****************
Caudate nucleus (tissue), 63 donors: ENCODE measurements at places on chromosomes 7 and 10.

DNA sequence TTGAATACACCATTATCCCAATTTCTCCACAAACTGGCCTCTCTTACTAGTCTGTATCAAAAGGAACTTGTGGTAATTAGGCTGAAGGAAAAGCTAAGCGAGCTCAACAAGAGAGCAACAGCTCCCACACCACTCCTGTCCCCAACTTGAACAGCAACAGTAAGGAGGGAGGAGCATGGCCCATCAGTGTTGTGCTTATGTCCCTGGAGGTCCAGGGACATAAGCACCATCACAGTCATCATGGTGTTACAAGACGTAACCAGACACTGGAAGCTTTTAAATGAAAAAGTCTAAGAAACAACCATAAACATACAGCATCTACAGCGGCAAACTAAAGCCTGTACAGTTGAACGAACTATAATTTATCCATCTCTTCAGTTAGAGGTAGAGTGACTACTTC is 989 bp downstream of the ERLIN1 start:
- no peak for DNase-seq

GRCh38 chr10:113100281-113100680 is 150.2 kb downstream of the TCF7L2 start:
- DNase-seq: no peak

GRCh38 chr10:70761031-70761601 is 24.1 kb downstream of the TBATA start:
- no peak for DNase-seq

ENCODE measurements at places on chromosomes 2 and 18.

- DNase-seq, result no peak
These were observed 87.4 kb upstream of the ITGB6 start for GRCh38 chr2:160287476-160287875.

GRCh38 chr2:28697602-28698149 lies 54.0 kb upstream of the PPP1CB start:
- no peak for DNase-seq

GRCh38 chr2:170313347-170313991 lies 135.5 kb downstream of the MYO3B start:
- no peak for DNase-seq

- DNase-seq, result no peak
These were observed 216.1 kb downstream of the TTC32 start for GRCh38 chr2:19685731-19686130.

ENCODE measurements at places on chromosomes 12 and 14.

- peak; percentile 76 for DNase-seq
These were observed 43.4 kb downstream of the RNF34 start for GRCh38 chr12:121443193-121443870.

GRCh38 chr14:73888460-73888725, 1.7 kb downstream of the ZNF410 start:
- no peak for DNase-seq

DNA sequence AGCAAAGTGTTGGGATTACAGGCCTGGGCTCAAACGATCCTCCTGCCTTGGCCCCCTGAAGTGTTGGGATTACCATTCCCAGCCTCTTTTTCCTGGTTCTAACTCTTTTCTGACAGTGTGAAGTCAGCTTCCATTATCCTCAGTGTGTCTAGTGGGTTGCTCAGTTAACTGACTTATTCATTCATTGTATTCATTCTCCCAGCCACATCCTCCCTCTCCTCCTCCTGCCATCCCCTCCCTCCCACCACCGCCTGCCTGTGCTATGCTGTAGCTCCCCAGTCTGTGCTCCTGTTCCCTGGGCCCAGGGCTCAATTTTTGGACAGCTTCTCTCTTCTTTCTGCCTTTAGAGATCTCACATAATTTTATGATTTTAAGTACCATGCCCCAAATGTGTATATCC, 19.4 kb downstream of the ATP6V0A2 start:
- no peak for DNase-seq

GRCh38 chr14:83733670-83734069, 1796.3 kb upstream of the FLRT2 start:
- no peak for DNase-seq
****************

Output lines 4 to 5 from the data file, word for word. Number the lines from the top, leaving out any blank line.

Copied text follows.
GRCh38 chr10:113100281-113100680 is 150.2 kb downstream of the TCF7L2 start:
- DNase-seq: no peak